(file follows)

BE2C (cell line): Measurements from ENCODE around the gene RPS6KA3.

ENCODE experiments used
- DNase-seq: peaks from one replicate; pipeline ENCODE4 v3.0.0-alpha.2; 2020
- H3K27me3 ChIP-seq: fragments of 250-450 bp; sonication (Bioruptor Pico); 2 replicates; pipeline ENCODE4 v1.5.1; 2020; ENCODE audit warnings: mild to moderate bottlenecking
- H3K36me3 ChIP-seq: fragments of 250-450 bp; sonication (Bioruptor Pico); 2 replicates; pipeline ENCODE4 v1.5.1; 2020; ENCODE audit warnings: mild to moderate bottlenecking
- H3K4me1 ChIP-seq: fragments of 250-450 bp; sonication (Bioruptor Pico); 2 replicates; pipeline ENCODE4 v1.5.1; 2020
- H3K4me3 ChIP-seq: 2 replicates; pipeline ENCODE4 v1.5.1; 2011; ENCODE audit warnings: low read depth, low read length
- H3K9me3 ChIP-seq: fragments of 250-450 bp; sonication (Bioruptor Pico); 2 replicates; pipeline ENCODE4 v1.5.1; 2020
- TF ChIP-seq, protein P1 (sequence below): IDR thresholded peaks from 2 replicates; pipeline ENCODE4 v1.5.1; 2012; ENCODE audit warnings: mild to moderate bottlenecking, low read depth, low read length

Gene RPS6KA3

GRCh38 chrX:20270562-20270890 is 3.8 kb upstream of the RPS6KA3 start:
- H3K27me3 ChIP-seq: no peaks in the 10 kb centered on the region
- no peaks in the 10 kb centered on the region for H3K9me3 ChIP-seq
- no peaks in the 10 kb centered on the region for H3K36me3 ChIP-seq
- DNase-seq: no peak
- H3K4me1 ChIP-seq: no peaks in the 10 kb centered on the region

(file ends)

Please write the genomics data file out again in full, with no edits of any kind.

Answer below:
BE2C (cell line): Measurements from ENCODE around the gene RPS6KA3.

ENCODE experiments used
- DNase-seq: peaks from one replicate; pipeline ENCODE4 v3.0.0-alpha.2; 2020
- H3K27me3 ChIP-seq: fragments of 250-450 bp; sonication (Bioruptor Pico); 2 replicates; pipeline ENCODE4 v1.5.1; 2020; ENCODE audit warnings: mild to moderate bottlenecking
- H3K36me3 ChIP-seq: fragments of 250-450 bp; sonication (Bioruptor Pico); 2 replicates; pipeline ENCODE4 v1.5.1; 2020; ENCODE audit warnings: mild to moderate bottlenecking
- H3K4me1 ChIP-seq: fragments of 250-450 bp; sonication (Bioruptor Pico); 2 replicates; pipeline ENCODE4 v1.5.1; 2020
- H3K4me3 ChIP-seq: 2 replicates; pipeline ENCODE4 v1.5.1; 2011; ENCODE audit warnings: low read depth, low read length
- H3K9me3 ChIP-seq: fragments of 250-450 bp; sonication (Bioruptor Pico); 2 replicates; pipeline ENCODE4 v1.5.1; 2020
- TF ChIP-seq, protein P1 (sequence below): IDR thresholded peaks from 2 replicates; pipeline ENCODE4 v1.5.1; 2012; ENCODE audit warnings: mild to moderate bottlenecking, low read depth, low read length

Gene RPS6KA3

GRCh38 chrX:20270562-20270890 is 3.8 kb upstream of the RPS6KA3 start:
- H3K27me3 ChIP-seq: no peaks in the 10 kb centered on the region
- no peaks in the 10 kb centered on the region for H3K9me3 ChIP-seq
- no peaks in the 10 kb centered on the region for H3K36me3 ChIP-seq
- DNase-seq: no peak
- H3K4me1 ChIP-seq: no peaks in the 10 kb centered on the region